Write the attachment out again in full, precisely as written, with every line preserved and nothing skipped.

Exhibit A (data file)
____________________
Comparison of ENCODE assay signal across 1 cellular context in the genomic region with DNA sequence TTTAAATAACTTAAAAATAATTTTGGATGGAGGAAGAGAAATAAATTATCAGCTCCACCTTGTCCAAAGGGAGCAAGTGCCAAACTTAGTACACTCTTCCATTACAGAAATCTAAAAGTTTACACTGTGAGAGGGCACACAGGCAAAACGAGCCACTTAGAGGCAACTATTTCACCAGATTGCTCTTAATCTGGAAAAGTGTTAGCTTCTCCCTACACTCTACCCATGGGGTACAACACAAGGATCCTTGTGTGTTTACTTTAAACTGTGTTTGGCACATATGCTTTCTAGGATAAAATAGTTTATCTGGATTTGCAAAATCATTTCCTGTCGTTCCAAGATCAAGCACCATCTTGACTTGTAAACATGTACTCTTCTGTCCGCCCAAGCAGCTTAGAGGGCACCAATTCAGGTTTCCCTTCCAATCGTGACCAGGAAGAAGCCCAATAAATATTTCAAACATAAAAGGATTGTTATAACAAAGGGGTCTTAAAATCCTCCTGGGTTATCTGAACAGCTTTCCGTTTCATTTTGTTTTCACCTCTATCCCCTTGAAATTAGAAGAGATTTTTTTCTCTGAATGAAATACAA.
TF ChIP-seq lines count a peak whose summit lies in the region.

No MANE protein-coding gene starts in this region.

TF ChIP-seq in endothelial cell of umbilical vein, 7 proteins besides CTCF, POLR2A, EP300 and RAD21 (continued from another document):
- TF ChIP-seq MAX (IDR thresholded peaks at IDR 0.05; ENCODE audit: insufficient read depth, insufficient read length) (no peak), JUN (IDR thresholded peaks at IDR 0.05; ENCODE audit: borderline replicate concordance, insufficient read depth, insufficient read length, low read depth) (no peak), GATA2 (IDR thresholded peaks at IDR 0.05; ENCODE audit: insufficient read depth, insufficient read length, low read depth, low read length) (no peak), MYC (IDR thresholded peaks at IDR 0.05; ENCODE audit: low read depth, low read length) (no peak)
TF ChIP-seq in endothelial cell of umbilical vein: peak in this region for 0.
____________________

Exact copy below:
Comparison of ENCODE assay signal across 1 cellular context in the genomic region with DNA sequence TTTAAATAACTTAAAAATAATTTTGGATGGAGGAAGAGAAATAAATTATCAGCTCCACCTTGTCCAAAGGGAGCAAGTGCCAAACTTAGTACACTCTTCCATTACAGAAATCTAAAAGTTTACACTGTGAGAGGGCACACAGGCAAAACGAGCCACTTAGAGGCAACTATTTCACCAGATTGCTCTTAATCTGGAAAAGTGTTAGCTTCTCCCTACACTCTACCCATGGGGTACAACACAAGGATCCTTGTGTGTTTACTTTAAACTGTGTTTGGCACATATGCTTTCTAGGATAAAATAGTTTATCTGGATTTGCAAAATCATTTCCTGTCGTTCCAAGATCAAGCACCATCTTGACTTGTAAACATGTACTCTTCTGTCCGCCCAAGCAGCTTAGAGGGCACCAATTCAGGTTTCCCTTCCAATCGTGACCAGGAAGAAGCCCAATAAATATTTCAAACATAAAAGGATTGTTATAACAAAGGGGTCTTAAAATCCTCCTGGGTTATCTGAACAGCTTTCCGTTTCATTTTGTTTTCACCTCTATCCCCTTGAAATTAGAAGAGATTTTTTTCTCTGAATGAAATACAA.
TF ChIP-seq lines count a peak whose summit lies in the region.

No MANE protein-coding gene starts in this region.

TF ChIP-seq in endothelial cell of umbilical vein, 7 proteins besides CTCF, POLR2A, EP300 and RAD21 (continued from another document):
- TF ChIP-seq MAX (IDR thresholded peaks at IDR 0.05; ENCODE audit: insufficient read depth, insufficient read length) (no peak), JUN (IDR thresholded peaks at IDR 0.05; ENCODE audit: borderline replicate concordance, insufficient read depth, insufficient read length, low read depth) (no peak), GATA2 (IDR thresholded peaks at IDR 0.05; ENCODE audit: insufficient read depth, insufficient read length, low read depth, low read length) (no peak), MYC (IDR thresholded peaks at IDR 0.05; ENCODE audit: low read depth, low read length) (no peak)
TF ChIP-seq in endothelial cell of umbilical vein: peak in this region for 0.